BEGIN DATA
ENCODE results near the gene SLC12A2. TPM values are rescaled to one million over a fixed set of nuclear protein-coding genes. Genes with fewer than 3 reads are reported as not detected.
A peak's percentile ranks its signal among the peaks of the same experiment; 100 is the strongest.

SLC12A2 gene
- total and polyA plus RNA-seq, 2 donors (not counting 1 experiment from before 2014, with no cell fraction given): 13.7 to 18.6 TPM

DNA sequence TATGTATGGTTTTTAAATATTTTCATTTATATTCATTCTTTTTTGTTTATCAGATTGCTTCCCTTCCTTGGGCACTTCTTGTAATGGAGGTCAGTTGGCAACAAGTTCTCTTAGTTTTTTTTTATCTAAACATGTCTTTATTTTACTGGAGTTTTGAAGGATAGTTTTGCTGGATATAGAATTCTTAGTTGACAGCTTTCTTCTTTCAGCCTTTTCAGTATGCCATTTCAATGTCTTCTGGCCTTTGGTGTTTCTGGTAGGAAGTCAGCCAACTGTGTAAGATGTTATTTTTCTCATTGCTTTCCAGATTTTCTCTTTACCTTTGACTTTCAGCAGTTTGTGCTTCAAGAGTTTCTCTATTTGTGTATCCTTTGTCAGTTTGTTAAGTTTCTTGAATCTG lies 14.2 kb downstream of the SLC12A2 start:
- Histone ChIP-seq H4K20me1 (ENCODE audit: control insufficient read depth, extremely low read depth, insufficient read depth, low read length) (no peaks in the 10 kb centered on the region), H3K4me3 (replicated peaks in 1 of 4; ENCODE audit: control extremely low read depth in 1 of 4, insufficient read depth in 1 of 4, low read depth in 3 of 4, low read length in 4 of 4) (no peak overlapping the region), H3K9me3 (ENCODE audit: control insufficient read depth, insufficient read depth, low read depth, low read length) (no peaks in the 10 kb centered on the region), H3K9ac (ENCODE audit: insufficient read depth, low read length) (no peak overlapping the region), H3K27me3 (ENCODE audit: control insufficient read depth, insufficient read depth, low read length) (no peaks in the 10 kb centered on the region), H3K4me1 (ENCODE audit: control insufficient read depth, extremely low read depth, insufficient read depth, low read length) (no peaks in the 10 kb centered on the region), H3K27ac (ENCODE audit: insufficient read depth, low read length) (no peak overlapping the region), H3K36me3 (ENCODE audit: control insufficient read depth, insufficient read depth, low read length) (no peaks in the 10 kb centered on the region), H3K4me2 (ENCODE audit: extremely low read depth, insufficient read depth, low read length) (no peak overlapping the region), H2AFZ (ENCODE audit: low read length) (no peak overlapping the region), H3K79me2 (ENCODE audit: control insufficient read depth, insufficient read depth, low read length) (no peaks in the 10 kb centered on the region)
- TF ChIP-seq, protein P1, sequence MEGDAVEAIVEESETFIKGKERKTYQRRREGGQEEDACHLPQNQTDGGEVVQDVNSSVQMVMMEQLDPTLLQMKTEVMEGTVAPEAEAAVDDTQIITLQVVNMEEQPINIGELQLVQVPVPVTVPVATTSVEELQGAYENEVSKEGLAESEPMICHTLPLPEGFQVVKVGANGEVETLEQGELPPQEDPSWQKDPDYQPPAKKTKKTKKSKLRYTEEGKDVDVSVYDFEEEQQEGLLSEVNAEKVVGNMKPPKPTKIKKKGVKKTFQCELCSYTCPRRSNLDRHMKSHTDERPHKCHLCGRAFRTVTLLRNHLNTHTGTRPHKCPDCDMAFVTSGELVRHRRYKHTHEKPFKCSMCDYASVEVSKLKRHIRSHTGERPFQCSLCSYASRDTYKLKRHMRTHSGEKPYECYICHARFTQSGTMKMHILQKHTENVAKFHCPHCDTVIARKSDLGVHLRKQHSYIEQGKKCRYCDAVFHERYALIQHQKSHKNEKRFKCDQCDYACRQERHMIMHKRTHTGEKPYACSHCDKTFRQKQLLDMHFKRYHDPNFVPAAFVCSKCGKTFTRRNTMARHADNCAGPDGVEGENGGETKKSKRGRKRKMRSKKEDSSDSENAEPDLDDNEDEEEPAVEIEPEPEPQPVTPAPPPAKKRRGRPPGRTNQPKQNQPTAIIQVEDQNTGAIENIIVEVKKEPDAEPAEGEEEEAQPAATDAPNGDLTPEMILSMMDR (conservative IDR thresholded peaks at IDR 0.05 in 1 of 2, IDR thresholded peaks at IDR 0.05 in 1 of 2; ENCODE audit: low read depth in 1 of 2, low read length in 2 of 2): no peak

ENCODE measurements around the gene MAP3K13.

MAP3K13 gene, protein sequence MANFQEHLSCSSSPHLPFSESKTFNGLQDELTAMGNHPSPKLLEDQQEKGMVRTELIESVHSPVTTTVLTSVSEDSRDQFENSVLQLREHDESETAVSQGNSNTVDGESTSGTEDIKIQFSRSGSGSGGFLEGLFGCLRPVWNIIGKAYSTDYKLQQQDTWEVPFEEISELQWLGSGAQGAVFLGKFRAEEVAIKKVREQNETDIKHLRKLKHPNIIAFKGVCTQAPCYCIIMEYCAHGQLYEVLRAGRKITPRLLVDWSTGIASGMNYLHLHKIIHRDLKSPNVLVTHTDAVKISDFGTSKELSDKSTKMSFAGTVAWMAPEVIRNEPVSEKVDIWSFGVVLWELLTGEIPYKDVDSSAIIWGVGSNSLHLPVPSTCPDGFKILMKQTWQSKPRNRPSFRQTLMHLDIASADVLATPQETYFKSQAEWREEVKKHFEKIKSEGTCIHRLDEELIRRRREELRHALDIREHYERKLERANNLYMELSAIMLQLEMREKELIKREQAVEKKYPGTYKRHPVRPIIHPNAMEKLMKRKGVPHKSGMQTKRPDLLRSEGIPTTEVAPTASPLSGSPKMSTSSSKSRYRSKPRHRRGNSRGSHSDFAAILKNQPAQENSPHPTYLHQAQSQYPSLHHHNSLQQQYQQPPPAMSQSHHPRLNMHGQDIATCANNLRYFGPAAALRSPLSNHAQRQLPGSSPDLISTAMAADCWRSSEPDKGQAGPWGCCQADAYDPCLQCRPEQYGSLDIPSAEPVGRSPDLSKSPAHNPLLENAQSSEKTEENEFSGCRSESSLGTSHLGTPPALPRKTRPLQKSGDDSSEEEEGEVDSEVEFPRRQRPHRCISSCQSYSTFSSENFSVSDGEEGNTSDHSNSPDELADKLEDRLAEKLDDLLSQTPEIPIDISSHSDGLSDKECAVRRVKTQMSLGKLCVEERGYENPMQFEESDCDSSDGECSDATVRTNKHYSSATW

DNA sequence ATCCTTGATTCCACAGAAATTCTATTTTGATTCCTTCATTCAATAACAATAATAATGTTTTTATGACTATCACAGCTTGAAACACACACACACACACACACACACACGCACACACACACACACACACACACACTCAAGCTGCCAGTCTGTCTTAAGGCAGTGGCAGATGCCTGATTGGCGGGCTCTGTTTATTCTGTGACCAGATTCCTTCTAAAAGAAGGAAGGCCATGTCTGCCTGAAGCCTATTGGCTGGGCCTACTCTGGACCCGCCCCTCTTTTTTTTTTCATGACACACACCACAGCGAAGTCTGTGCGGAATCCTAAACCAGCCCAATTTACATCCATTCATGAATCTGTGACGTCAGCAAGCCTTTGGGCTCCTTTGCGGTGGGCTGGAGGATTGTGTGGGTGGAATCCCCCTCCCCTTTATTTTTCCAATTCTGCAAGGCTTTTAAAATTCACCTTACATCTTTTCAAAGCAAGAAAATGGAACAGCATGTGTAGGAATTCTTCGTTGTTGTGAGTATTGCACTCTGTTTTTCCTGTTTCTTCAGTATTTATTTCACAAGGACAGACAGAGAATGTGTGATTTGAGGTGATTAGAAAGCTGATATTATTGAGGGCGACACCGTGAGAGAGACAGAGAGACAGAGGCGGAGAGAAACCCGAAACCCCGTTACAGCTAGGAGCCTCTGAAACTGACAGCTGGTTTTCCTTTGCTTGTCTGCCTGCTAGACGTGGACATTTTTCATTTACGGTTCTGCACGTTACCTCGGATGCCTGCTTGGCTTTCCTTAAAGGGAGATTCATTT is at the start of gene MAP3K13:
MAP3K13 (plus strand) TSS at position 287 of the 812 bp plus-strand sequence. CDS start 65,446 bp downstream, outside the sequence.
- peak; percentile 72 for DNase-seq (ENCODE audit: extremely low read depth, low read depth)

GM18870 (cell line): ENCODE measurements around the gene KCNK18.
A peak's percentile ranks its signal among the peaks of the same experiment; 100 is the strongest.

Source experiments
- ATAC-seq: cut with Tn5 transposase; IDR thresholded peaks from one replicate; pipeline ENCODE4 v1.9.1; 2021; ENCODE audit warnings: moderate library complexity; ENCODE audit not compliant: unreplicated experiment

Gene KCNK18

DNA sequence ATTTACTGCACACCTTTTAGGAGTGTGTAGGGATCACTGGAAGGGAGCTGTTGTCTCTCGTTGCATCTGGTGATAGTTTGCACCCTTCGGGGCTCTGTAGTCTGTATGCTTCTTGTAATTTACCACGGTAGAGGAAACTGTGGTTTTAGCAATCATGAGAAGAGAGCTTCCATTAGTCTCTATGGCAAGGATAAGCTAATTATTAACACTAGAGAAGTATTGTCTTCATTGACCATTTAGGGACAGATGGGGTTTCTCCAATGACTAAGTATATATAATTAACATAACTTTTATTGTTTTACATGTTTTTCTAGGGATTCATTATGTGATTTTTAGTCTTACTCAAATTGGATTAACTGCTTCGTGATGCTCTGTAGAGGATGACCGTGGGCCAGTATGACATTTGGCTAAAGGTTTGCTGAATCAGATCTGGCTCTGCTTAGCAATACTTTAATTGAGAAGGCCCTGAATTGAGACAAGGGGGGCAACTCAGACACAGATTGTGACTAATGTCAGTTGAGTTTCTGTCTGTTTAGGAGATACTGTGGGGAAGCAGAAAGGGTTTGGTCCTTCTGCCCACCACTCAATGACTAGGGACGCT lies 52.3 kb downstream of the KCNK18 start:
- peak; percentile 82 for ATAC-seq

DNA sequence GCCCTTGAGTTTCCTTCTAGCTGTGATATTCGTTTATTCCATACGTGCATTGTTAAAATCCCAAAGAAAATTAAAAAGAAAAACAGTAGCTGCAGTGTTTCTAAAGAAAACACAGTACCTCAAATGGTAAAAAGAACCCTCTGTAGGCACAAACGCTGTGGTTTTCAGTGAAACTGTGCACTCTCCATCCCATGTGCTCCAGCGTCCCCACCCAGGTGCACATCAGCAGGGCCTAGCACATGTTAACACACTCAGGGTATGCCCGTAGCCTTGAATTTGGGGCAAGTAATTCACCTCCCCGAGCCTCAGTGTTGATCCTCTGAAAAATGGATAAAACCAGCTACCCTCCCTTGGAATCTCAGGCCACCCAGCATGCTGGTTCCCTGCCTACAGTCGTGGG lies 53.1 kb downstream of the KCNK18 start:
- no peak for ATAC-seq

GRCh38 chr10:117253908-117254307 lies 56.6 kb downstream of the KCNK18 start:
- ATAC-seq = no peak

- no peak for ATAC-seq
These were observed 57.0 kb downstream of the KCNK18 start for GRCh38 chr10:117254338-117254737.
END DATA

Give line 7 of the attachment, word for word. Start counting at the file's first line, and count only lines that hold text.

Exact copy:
- TF ChIP-seq, protein P1, sequence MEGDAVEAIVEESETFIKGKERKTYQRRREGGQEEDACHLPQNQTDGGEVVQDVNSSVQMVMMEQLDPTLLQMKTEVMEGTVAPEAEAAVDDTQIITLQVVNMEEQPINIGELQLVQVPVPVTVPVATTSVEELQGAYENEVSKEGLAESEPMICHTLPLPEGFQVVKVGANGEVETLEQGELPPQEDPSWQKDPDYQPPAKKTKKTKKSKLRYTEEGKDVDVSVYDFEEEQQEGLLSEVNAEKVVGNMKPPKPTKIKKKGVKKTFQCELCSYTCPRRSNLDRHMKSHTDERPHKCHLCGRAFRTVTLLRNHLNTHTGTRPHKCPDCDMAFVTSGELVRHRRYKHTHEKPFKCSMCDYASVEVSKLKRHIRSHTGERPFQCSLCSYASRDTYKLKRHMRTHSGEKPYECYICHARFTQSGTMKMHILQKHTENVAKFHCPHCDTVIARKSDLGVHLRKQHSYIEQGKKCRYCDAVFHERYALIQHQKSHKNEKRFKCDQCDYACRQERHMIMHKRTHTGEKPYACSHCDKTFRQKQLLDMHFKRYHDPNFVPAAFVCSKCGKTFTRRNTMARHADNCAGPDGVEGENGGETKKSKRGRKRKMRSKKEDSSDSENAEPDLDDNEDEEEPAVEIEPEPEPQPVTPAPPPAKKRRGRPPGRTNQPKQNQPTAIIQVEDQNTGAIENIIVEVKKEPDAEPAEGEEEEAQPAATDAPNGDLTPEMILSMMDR (conservative IDR thresholded peaks at IDR 0.05 in 1 of 2, IDR thresholded peaks at IDR 0.05 in 1 of 2; ENCODE audit: low read depth in 1 of 2, low read length in 2 of 2): no peak